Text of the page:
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Kevin D. Randle - The Best of Project Blue Book


J. Randall Murphy
Staff member
1589864035827.pngKevin D. Randle served in the United States Army during both the Vietnam War and the Second Gulf War. In Vietnam, he piloted UH-1 helicopters while assigned to the 116th Assault Helicopter Company based at Cu Chi, and later with the 187th Assault Helicopter Company stationed at Tay Ninh.

Between the Vietnam War and the War in Iraq, Randle was in the United States Air Force, both on active duty and in the active reserves. In the Air Force, Randle pulled duty as a public affairs officer, a general’s aide, and an intelligence officer. He was promoted several times and completed his Air Force Reserve duty as a captain and the director of intelligence for an airlift group.

After the 9/11 attacks on the World Trade Center, Randle joined the Iowa National Guard as an intelligence officer. His unit, the 234th Signal Battalion, deployed in Iraq in June 2003, to the Baghdad International Airport, returning in May 2004. Randle was awarded a Combat Action Badge for his participation in several firefights in Iraq. Randle retired from the Iowa National Guard as a lieutenant colonel in 2009.

Kevin is also a top notch ufologist who is considered the foremost living expert on the Roswell incident. He is well known for his debates with the late ufologist and nuclear physicist Stanton Friedman, and is the author of Project Moondust, Conspiracy of Silence, A History of UFO Crashes, Roswell in the 21st Century, and the co-author of UFO Crash at Roswell - The Truth About the UFO Crash at Roswell, plus several sci-fi novels.

In addition to Roswell, Kevin's depth of research on other cases is unparalleled. His book Invasion Washington: UFOs Over the Capitol covers one of the most underrated UFO waves in US history. His new book, The Best of Project Blue Book examines the evidence for alien visitation that is found in the official US Air Force investigation into UFOs.

Kevin's Blog: A Different Perspective
Kevin's Podcast: A Different Perspective
Kevin's Books: Order on Amazon

We record Thursday May 21 at 3PM ( CST ) 2PM ( MDT ) 1PM ( PST ).
Post your questions and comments for discussion below.


J. Randall Murphy
Staff member
Quintanilla's LEM Theory for the April 24, 1964 Socorro Landing Case

On the show we covered the topic of Project Blue Book's final head, Hector Quintanilla, and his view on the Socorro Landing case. Kevin had not encountered the evidence that Quintanilla had theorized that the craft was a test module for the Apollo LEM ( Lunar Excursion Module ) and suggested that the theory was concocted by skeptics.

However in my review of the Socorro case for the USI site, I did run across a number of claims that Quintanilla thought the Socorro craft could have been connected to a LEM type project. I don't have all the references handy, but the one below was a response to Quintanilla from Bell Aerosystems dated September 4, 1964 ( several months after the incident ). There were a couple more where this one came from.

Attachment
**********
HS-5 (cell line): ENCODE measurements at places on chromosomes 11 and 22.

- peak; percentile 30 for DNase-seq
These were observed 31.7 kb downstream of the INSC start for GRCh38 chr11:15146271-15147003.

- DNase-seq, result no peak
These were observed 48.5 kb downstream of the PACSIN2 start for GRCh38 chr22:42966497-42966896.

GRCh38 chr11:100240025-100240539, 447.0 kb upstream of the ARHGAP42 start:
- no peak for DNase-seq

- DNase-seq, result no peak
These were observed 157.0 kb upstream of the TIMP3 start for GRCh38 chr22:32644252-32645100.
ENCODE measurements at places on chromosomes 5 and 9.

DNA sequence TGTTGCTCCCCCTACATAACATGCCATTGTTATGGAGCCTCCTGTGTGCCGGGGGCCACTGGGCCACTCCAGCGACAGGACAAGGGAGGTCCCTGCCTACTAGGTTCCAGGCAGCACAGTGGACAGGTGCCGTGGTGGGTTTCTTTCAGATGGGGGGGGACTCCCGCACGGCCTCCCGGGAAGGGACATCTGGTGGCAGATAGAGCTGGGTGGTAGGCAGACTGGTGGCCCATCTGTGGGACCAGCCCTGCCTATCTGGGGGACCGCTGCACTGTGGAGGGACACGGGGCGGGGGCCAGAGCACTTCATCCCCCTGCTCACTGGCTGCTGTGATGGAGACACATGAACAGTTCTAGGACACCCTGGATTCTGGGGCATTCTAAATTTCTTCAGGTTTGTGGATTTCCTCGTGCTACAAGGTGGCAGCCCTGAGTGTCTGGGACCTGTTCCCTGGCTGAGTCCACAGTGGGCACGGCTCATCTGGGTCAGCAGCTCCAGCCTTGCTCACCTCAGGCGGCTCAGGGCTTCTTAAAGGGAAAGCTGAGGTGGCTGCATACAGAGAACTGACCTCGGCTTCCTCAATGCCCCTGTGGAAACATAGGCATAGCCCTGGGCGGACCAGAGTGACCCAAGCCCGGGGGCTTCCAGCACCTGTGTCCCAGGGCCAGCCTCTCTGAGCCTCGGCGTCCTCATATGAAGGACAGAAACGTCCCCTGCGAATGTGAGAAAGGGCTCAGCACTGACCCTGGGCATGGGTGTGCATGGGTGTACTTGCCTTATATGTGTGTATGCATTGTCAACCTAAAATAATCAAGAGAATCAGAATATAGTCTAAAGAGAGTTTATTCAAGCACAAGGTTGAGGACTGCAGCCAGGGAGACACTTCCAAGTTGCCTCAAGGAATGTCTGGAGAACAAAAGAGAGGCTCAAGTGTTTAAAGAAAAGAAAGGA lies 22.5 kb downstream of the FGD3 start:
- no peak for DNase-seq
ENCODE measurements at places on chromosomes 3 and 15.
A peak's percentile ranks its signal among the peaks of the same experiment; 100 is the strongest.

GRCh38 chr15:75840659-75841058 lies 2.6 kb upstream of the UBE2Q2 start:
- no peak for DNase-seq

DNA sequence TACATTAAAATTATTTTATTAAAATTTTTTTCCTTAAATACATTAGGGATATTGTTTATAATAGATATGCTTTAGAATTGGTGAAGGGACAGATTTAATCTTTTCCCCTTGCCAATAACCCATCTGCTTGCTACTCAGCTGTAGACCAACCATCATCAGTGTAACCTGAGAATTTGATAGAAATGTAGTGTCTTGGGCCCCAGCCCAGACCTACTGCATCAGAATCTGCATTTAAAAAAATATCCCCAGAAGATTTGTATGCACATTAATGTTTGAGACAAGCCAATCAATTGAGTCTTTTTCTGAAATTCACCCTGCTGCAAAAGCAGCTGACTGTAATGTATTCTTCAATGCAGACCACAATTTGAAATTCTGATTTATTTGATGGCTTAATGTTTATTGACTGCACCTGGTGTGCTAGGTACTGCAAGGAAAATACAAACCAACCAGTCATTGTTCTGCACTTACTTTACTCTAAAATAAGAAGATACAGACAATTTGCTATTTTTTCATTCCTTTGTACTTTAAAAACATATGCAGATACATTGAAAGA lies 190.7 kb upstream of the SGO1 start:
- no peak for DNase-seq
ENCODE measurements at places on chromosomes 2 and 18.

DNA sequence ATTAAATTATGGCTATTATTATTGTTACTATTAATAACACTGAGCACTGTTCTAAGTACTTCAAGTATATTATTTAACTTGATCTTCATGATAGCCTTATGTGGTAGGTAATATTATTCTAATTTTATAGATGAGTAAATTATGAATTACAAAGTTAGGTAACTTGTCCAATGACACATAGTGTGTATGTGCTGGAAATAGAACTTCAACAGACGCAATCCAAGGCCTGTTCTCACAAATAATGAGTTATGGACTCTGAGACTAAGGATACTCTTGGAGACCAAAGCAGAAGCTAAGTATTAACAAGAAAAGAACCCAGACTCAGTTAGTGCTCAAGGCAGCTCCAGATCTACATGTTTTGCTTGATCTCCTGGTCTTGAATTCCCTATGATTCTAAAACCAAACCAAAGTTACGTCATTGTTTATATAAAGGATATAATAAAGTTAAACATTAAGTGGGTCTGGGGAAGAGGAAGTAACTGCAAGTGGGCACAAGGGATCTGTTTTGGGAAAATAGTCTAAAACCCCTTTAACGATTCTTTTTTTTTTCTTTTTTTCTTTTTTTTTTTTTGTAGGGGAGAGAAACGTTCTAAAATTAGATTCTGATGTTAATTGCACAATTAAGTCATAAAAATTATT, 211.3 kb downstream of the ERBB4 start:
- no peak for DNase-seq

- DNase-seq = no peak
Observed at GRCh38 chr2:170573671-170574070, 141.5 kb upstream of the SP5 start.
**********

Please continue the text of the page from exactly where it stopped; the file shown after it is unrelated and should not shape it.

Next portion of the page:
In a manuscript written by Quintanilla during his retirement titled, Preface to “UFOs, An Air Force Dilemma”, Quintanilla writes:

"On my way back to Wright-Patterson, I hit upon an idea. Why not a lunar landing vehicle? I knew that some research had been done at Wright-Patterson; so as soon as I got back I asked for some briefings. The briefings were extremely informative, but the Lunar Landers were not operational in April 1964. I got the names of the companies that were doing research in this field and I started writing letters. The companies were most cooperative, but their answers were all negative."​

As we examine the actual responses, it's not so much that they were definitively negative. Rather, they were often inconclusive due to the inability of the companies contacted to provide complete responses. So there very well may have been some secret program Quintanilla was unable to obtain verification about. In addition to the above, in an interview by Alex Chionetti with Karl S. Quintanilla, the son of Hector Quintanilla, Karl says:

"We talked about the Socorro Case, where we both shared frustrated experiences with Lonnie Zamora. The possibility that the Socorro craft was an experimental prototype of a lunar module stayed with him for more than two decades, but he could never prove it. He also told me it was Blue Book’s most important case, as you will see in his memoirs."​

I cross reference claims with multiple sources before adding them to the USI site, so I'm confident that Quintanilla did indeed theorize that the Socorro craft was an LEM type project, and I have no reason to believe that the theory was concocted by skeptics. Although, I would suggest that Quintanilla himself could be considered to be very skeptical ( perhaps even too skeptical at times ). Thank you Kevin for keeping me on my toes !


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